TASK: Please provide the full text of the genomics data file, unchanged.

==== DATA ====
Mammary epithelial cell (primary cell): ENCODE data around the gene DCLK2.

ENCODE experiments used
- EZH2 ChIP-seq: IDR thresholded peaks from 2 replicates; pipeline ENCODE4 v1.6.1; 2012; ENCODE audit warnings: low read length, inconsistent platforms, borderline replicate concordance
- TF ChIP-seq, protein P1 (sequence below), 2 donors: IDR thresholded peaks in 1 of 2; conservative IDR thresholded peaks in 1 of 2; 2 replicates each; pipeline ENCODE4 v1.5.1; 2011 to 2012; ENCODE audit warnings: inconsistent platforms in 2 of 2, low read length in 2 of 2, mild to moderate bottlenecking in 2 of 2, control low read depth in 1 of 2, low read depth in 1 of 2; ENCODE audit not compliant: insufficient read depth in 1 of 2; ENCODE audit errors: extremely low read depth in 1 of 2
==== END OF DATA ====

Mammary epithelial cell (primary cell): ENCODE data around the gene DCLK2.

ENCODE experiments used
- EZH2 ChIP-seq: IDR thresholded peaks from 2 replicates; pipeline ENCODE4 v1.6.1; 2012; ENCODE audit warnings: low read length, inconsistent platforms, borderline replicate concordance
- TF ChIP-seq, protein P1 (sequence below), 2 donors: IDR thresholded peaks in 1 of 2; conservative IDR thresholded peaks in 1 of 2; 2 replicates each; pipeline ENCODE4 v1.5.1; 2011 to 2012; ENCODE audit warnings: inconsistent platforms in 2 of 2, low read length in 2 of 2, mild to moderate bottlenecking in 2 of 2, control low read depth in 1 of 2, low read depth in 1 of 2; ENCODE audit not compliant: insufficient read depth in 1 of 2; ENCODE audit errors: extremely low read depth in 1 of 2